I write about Carol Reed’s beautiful The Fallen Idol for Turner Classic Movies. It’s one of the director’s masterpieces and his first collaboration with Graham Greene and it was a pleasure to revisit the film and become once again enthralled in the perfection of it.
From the opening shot of The Fallen Idol, we see the world through the eyes of a young boy on the verge of adolescence. Phillipe (Bobby Henrey, a non-actor in his screen debut) is the son of the French Ambassador to England and lives in the ambassadorial mansion in London. From the living quarters on the second floor, he can be found peering through the banister down into the grand entry room below, a space where public and private life converge and a stage where the adult world plays out for his not quite comprehending eyes and ears. The staff below bustles about to prepare for the ambassador’s absence over the weekend, oblivious to Phillipe above except for the efficient and thoroughly professional butler Baines (Ralph Richardson), who always makes time for a friendly wink and a conspiratorial glance up to Phillipe. The boy adores Baines, who regales him with grand adventure stories from his time in darkest Africa, and looks forward to his weekend with Baines while his parents are away. Baines dotes on the boy who is otherwise friendless in residence. Mrs. Baines (Sonia Dresdel) is another matter, an authoritarian housekeeper who acts like a strict, disciplinarian headmistress around Phillipe. He quite understandably keeps his pet snake, MacGregor, hidden from Mrs. Baines, and the warm, accepting Baines conspires to keep Phillipe’s secret and keep the harmless snake safe from his wife, with whom relations are visibly strained and formal.
In close collaboration with Reed, Greene expanded and reworked the original story. He turned the murder into an accidental death which the boy only sees in glimpses and fragments. Convinced he’s witnessed his best friend commit murder, he’s wracked with fear but beholden by loyalty, and he unwittingly imperils his friend as he lies to cover up the deed. Reed suggested turning the pre-war British mansion of the story into the residence of the French ambassador in London, which not only explains the opulence of a lavish household with servants in post-war England but also sets it apart from the outside world even more literally – it’s technically foreign soil. Phillipe is spelled in the French fashion but always pronounced as the British “Philip” by the butler Baines and the rest of the staff. Greene added the snake, MacGregor, which is a marvelous, boyish touch and suggests a touch of symbolism: there is a snake in the mansion that is this boy’s Eden, but it isn’t MacGregor. It was a happy collaboration and a fortuitous partnership for both of them: Greene found in Reed a sensitive and savvy collaborator who understood the essentials of a good story and the art of writing for the screen, and the two worked together on two subsequent occasions: Greene wrote The Third Man (1949) and adapted his comic thriller Our Man in Havana (1959) for Reed. The Fallen Idol remained his favorite of his films.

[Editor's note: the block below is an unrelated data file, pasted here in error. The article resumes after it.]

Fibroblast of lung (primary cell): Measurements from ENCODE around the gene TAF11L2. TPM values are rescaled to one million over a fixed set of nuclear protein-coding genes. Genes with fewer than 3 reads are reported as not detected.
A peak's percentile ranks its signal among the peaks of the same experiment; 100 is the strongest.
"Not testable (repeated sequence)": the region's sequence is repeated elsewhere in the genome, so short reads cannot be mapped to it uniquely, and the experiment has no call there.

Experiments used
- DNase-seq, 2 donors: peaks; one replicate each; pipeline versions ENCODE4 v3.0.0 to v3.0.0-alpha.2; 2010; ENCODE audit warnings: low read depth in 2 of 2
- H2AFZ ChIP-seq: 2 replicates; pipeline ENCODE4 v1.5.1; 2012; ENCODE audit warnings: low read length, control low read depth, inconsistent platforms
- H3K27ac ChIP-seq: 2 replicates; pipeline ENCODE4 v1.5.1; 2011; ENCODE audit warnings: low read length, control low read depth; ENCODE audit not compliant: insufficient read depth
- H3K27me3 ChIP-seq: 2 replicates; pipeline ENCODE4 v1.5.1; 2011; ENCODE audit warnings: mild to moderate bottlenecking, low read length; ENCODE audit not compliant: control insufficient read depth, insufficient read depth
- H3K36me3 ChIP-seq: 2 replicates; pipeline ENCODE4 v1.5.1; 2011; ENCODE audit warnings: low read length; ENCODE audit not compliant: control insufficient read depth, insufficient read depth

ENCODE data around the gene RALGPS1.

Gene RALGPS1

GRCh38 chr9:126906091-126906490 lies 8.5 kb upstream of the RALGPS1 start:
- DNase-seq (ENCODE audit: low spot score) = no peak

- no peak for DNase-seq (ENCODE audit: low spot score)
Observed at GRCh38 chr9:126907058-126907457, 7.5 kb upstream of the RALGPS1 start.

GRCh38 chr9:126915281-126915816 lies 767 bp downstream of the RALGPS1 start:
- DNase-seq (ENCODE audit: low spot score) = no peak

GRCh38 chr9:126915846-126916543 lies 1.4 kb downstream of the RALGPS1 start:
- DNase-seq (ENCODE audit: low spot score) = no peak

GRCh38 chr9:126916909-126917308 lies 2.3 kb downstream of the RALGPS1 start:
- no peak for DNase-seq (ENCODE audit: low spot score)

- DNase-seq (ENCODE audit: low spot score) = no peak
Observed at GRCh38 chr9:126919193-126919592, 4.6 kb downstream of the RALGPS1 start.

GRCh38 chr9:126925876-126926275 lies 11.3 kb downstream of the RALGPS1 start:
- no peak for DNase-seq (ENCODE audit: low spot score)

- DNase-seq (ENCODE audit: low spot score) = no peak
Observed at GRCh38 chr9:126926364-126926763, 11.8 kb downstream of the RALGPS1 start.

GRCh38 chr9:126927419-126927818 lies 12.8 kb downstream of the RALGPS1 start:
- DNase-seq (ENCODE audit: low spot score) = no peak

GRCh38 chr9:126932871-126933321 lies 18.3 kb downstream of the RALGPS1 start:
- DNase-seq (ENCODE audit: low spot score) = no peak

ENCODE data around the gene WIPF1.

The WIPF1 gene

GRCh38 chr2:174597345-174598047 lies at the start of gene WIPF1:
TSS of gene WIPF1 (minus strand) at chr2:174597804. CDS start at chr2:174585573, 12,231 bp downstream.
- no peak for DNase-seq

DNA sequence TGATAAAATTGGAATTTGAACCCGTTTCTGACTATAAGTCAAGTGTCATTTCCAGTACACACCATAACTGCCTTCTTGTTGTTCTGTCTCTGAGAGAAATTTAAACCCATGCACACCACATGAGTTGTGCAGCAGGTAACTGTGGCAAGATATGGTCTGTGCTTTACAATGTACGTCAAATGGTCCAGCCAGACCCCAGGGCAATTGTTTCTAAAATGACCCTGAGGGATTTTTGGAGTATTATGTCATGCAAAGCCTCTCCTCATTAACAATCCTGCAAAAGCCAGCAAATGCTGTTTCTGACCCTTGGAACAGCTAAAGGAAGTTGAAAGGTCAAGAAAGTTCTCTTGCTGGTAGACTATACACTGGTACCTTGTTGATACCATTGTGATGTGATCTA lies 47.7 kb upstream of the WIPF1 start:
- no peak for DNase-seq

Read the entire piece here.
The Fallen Idol plays in TCM’s “Based on Graham Greene” series on Tuesday, January 6 (it repeats in February and March). Also in that series is The Third Man, the second collaboration between Reed and Greene, which I previously wrote on for TCM here.
Both The Fallen Idol and The Third Man are also available in excellent DVD editions for Criterion.